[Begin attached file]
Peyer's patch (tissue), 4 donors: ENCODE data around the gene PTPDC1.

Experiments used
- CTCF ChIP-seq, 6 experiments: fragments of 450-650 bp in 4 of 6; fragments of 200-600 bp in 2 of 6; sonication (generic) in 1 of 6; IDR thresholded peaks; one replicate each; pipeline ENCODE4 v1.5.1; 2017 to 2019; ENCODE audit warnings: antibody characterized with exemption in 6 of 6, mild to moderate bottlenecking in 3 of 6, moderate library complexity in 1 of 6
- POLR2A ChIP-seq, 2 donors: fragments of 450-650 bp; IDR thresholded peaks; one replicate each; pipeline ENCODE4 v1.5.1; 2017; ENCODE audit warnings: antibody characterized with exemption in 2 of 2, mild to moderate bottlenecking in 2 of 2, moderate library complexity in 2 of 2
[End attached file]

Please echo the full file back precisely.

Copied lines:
Peyer's patch (tissue), 4 donors: ENCODE data around the gene PTPDC1.

Experiments used
- CTCF ChIP-seq, 6 experiments: fragments of 450-650 bp in 4 of 6; fragments of 200-600 bp in 2 of 6; sonication (generic) in 1 of 6; IDR thresholded peaks; one replicate each; pipeline ENCODE4 v1.5.1; 2017 to 2019; ENCODE audit warnings: antibody characterized with exemption in 6 of 6, mild to moderate bottlenecking in 3 of 6, moderate library complexity in 1 of 6
- POLR2A ChIP-seq, 2 donors: fragments of 450-650 bp; IDR thresholded peaks; one replicate each; pipeline ENCODE4 v1.5.1; 2017; ENCODE audit warnings: antibody characterized with exemption in 2 of 2, mild to moderate bottlenecking in 2 of 2, moderate library complexity in 2 of 2